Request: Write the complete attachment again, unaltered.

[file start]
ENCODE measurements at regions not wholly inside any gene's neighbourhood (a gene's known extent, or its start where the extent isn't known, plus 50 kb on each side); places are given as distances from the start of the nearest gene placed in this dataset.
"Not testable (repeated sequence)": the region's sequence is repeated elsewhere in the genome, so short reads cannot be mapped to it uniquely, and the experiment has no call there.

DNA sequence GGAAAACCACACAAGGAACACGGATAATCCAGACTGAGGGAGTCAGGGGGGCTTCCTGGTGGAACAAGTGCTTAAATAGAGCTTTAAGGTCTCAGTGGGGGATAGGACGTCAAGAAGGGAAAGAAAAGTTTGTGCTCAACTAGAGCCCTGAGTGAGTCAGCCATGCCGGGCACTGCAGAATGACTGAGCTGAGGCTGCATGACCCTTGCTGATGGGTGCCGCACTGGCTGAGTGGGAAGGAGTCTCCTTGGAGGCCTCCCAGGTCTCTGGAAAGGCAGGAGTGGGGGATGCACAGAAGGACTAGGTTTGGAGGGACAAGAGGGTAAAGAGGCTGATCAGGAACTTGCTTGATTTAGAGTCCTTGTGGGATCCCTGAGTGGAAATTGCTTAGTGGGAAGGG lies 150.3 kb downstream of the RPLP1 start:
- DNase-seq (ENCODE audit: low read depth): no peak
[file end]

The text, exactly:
ENCODE measurements at regions not wholly inside any gene's neighbourhood (a gene's known extent, or its start where the extent isn't known, plus 50 kb on each side); places are given as distances from the start of the nearest gene placed in this dataset.
"Not testable (repeated sequence)": the region's sequence is repeated elsewhere in the genome, so short reads cannot be mapped to it uniquely, and the experiment has no call there.

DNA sequence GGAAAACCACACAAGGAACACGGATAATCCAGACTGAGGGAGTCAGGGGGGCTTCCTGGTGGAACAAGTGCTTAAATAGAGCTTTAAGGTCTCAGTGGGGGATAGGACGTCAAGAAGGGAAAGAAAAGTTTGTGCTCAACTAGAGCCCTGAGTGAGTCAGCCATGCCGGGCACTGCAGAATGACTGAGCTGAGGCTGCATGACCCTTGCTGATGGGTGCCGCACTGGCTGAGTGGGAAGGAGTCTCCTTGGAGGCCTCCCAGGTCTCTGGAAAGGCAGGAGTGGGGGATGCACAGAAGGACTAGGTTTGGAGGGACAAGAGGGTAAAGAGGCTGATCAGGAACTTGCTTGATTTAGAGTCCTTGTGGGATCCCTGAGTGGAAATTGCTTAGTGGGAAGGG lies 150.3 kb downstream of the RPLP1 start:
- DNase-seq (ENCODE audit: low read depth): no peak